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Basically packaged apps do not appear on the Chrome App Store, but legacy packaged apps do. The documentation states that

Warning: All content in this doc refers to the legacy version of packaged apps. Your legacy packaged apps will still work, but you won't have access to any of the new APIs. Check out the new version of packaged apps; otherwise, you're missing out!

The question is, what will you be missing out when using a legacy packaged app instead of a packaged app ? (apart from not appearing in the Chrome App Store)

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Packaged apps don't appear in Chrome Web Store search because they are in developer preview, but they certainly will. For now, you can distribute the direct CWS URL of your packaged app to your trusted testers. –  mangini Feb 21 '13 at 14:12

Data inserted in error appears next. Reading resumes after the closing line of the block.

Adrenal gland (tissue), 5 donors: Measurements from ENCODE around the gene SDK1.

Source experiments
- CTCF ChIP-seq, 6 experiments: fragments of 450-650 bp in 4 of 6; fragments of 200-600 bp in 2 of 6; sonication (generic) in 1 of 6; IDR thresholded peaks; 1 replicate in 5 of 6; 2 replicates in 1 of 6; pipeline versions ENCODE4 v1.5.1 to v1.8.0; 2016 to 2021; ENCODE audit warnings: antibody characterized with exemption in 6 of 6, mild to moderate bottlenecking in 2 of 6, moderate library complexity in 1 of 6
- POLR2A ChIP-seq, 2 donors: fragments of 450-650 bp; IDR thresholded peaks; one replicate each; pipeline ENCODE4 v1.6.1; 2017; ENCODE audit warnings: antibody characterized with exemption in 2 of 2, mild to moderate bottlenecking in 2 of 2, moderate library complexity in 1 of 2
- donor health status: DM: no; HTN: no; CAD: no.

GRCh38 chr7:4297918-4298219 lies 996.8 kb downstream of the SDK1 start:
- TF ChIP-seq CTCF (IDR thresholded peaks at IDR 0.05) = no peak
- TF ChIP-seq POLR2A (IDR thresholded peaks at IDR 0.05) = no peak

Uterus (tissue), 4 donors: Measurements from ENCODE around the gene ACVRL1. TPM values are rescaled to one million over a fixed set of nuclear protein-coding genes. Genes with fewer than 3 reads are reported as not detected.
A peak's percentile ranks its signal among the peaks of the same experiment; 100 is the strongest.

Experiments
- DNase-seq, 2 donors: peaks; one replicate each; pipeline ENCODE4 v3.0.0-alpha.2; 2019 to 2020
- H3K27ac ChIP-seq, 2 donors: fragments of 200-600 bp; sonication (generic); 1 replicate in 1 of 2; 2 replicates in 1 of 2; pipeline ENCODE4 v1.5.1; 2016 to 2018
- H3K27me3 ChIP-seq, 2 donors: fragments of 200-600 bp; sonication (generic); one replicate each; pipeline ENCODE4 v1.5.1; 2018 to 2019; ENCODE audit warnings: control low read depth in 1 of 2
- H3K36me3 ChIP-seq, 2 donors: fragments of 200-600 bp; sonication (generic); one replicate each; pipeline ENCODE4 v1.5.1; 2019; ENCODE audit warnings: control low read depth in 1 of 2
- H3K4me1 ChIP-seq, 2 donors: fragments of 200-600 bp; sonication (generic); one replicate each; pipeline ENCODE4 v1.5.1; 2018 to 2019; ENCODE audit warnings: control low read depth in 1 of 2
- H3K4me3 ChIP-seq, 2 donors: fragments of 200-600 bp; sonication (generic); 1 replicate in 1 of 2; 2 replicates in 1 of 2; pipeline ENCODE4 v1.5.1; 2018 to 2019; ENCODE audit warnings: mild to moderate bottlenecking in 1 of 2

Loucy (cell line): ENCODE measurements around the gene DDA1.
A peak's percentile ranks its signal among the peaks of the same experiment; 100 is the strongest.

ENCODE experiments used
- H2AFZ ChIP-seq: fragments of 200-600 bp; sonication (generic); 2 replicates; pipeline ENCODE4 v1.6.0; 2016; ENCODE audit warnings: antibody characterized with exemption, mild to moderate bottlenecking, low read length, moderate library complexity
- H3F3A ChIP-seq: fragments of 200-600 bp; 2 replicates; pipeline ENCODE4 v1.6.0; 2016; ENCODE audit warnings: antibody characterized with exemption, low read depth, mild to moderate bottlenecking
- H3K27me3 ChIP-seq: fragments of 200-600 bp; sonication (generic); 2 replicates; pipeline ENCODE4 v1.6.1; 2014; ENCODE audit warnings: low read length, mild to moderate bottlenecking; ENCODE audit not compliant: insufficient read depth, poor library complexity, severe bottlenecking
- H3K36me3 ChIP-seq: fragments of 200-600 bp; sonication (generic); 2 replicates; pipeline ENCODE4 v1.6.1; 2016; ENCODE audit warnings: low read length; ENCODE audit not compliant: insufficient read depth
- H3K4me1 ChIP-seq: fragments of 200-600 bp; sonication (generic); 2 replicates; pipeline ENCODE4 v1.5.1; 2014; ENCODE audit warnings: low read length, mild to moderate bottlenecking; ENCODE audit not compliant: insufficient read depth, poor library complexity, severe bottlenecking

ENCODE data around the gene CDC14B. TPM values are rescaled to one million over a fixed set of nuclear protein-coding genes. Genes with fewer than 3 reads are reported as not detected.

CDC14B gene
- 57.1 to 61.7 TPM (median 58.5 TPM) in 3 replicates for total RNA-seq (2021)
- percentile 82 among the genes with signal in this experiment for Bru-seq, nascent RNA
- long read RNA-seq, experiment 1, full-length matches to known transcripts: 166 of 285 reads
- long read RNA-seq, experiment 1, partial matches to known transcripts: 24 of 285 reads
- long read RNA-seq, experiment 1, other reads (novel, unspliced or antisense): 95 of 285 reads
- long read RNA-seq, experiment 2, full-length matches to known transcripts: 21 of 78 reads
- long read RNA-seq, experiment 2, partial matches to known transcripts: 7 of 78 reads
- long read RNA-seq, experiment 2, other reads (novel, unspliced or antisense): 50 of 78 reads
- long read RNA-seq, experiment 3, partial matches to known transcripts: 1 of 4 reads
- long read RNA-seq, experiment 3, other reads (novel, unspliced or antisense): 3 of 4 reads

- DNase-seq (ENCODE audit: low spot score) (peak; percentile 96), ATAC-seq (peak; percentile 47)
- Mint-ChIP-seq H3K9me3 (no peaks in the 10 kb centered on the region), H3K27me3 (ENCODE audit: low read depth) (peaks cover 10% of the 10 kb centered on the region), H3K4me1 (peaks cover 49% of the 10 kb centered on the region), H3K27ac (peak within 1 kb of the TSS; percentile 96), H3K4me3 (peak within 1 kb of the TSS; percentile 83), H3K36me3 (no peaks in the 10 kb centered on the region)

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up vote 4 down vote accepted

Better window geometry control (open outside of the browser), security, access to more powerful APIs, etc.

See http://developer.chrome.com/apps/about_apps.html

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thank you for your answer, would you also say that generally packaged apps should have less problems working on different CPU architectures then apps developed with native code ? –  Joseph Portelli Feb 21 '13 at 11:24
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Packaged apps are isolated from platform specifics to a similar level as web pages. If you're using simply HTML/CSS/JS you can ignore the CPU architecture. Screen size and input modality (mouse, touchpad, touchscreen) would still benefit from your app planning for them. –  Vincent Scheib Feb 21 '13 at 16:44

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